||Paul was born and raised in South Philadelphia. After graduating from South Philadelphia High School in 1943, he enrolled at Pennsylvania State University for one semester, then enlisted in the Navy. He served as a Chief Petty Officer and flagman on the Rockaway, a seaplane tender off the coast of Brazil. After completing his tour of duty, he returned to Penn State and earned a business degree on the GI bill in 1948.
In 1949, Paul married the former Leona Kornblau in Atlantic City. He and Leona have four children: Mark, Joanne, Scott and Richard. He also has two step-daughters, Jennifer Overton and Stephanie Cousins, from a later marriage.
|Over the years, Paul held multiple jobs including auditing retirement plans with the Pensions and Trust Department of the IRS. He left government service in 1960 and created Paul A. Tanker & Associates, a pension and actuarial consulting firm in Center City Philadelphia. In the 1960's he was a founding member of the American Society of Pension Actuaries (ASPA) and was a leader in the development of pension, profit-sharing and employee benefits plans.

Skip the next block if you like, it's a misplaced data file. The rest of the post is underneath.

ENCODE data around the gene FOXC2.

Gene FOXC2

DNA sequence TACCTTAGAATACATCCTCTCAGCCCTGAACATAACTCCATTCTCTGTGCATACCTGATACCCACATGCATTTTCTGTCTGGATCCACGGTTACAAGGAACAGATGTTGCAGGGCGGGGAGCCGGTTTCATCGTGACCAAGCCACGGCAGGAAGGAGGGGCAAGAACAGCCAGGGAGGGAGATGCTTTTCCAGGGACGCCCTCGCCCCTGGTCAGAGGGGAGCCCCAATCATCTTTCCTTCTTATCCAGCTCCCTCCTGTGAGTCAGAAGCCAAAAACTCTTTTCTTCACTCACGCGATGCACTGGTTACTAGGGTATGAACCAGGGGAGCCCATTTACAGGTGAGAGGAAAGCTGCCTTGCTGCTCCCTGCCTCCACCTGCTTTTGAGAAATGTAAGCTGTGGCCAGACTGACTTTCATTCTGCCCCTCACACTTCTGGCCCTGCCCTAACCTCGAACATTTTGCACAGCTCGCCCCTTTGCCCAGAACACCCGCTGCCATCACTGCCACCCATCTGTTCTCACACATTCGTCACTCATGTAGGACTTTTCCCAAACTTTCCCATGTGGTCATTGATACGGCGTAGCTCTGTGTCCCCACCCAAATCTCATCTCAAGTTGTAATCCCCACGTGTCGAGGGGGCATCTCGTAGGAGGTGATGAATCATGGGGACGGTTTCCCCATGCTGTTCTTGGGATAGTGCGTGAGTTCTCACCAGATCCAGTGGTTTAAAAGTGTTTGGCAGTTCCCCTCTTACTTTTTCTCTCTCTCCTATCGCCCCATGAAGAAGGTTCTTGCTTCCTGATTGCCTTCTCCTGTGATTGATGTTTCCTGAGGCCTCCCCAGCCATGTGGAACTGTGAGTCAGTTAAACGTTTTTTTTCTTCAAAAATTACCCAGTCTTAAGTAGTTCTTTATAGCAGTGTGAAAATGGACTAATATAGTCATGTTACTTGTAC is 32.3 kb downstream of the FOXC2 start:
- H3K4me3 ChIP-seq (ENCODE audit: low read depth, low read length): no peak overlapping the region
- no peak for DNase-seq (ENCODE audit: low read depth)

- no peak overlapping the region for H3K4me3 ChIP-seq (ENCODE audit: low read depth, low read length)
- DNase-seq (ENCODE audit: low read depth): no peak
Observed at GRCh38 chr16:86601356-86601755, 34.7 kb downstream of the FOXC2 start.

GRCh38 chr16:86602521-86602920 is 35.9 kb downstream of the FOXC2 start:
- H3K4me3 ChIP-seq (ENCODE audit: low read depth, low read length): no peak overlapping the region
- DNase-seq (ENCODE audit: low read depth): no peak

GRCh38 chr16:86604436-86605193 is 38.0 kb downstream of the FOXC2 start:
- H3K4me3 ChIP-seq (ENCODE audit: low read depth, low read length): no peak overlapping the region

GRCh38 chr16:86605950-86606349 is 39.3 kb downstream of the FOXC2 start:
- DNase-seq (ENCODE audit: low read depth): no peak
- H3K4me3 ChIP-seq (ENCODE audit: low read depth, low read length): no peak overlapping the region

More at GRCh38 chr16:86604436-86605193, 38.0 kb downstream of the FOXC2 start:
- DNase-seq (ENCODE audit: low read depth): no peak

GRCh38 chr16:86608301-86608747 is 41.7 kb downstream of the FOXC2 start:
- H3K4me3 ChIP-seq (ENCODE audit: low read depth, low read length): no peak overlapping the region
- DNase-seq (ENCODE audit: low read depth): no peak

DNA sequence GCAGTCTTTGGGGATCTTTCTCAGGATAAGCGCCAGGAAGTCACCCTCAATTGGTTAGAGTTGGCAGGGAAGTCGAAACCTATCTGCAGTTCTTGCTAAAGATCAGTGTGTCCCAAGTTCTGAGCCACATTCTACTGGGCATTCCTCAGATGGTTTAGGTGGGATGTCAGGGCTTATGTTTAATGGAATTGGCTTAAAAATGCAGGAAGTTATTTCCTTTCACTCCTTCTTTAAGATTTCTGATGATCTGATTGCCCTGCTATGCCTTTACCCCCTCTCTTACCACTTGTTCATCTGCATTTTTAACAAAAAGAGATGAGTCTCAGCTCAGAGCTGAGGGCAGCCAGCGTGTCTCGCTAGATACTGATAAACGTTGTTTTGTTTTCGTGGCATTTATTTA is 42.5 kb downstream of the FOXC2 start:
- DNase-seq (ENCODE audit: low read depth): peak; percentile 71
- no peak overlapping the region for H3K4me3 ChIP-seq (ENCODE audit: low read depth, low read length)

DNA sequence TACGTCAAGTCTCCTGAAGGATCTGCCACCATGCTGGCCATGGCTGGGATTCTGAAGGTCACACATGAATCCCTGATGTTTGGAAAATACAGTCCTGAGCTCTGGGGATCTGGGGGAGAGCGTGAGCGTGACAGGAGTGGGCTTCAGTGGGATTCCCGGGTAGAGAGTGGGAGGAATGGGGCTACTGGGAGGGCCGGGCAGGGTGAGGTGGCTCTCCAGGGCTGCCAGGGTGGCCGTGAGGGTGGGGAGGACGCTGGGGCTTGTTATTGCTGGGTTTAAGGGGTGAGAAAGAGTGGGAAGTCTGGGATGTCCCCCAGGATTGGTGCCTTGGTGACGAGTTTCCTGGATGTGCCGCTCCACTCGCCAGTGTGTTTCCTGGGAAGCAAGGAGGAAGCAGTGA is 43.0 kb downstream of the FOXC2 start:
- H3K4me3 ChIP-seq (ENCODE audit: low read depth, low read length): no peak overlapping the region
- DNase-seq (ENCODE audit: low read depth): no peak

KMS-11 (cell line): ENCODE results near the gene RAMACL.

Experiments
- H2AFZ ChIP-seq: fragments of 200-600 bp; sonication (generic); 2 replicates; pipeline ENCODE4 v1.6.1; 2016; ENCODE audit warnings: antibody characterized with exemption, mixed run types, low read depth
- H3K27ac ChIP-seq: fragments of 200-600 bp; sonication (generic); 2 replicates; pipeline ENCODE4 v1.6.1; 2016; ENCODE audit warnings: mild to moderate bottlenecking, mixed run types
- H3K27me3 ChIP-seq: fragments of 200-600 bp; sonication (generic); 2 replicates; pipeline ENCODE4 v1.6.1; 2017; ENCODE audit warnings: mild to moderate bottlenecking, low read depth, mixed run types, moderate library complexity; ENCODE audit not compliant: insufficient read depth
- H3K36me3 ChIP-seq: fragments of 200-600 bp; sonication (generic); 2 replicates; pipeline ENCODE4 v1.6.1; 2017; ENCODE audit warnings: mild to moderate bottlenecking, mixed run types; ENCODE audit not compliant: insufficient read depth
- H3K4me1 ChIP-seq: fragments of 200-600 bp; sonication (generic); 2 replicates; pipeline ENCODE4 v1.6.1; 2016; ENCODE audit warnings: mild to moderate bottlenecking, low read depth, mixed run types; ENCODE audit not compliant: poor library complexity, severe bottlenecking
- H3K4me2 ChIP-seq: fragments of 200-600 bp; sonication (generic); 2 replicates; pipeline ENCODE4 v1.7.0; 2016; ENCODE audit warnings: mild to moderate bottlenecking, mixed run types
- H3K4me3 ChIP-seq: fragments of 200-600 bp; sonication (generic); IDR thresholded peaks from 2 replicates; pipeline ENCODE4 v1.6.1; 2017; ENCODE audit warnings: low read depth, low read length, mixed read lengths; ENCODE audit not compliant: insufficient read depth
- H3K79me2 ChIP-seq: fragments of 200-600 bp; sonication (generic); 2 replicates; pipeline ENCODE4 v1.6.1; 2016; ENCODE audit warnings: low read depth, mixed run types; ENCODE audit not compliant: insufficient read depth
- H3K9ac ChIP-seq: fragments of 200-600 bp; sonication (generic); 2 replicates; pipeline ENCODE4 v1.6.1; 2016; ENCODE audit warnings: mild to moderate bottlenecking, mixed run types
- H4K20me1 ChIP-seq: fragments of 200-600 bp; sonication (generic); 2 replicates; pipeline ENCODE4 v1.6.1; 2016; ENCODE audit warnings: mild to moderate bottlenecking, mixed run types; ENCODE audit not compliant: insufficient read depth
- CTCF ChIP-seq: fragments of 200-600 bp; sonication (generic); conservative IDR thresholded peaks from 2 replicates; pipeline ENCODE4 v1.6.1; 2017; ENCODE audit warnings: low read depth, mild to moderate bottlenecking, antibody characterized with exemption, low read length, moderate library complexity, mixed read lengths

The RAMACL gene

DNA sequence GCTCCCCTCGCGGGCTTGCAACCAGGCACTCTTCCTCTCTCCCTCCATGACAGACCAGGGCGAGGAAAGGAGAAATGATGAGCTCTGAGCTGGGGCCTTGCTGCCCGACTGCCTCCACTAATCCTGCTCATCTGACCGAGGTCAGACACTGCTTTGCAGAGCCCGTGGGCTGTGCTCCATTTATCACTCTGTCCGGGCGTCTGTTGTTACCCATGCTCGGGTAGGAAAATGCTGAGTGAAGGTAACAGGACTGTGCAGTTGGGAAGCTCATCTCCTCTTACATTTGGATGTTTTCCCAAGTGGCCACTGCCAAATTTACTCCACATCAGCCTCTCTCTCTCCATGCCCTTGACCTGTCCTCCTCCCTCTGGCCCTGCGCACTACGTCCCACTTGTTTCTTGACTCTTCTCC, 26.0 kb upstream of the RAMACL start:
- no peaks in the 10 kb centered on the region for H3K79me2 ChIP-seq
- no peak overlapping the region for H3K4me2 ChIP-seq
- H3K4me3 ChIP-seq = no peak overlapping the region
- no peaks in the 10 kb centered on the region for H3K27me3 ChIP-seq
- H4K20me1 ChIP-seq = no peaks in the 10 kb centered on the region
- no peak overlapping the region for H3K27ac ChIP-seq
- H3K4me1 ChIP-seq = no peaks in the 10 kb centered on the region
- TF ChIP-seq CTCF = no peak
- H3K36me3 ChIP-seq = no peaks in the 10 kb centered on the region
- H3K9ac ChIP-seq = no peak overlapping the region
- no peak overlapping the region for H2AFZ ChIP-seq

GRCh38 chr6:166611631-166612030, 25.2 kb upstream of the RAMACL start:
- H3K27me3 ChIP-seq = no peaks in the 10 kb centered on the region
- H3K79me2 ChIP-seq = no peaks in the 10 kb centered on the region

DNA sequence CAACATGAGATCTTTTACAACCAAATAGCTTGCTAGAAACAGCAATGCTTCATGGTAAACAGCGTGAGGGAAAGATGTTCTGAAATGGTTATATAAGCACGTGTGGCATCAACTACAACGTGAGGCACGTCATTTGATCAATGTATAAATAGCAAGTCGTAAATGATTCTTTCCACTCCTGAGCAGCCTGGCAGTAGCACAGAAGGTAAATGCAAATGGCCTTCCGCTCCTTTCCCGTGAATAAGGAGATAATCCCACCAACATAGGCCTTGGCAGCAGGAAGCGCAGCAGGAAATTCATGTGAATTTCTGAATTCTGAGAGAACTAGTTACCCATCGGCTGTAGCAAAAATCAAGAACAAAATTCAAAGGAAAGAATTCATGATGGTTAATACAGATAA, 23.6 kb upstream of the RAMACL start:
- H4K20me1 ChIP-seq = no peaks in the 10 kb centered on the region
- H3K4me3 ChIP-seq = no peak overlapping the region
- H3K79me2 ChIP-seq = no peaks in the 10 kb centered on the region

When Paul A. Tanker & Associates humbly began in 1960, it had two employees; by 1989 it had grown to 55 employees. The company was sold that year to Noble Lowndes, an international benefits company. Thereafter, Paul continued to act as a consultant and also obtained his real estate license.
At that time, Paul created the Tanker Family Charitable Foundation, beginning a Jewish studies program at Pennsylvania State University to promote and cultivate interfaith dialogue. He, along with several other alumni, endowed a chair of Jewish Studies at Penn State. Paul was an active supporter of the Jewish Federation and Jewish Family and Children's Service of Greater Philadelphia, and served on the boards of several area synagogues.
Paul became committed to the mission of Moss Rehabilitation Hospital in the late 1970s. As a member of the Board of Directors, he assisted the Board’s efforts to raise over $1 million to support the Moss Rehabilitation Research Institute which brings hope to so many across the country.
In the spirit of giving back, which was extremely important to Paul, he coordinated his family’s efforts to fund the Tanker Family Canteen at MossRehab. Named in honor of his mother, Dora, Paul wanted to thank the hospital for the outstanding care she received as an inpatient following a stroke.
Paul remained an active and vocal member of the Moss Rehabilitation Hospital Advisory Board until his death in July 2013. MossRehab, its Advisory Board, and the All About Art Committee are exceptionally grateful for the Tanker family’s support over the last forty years.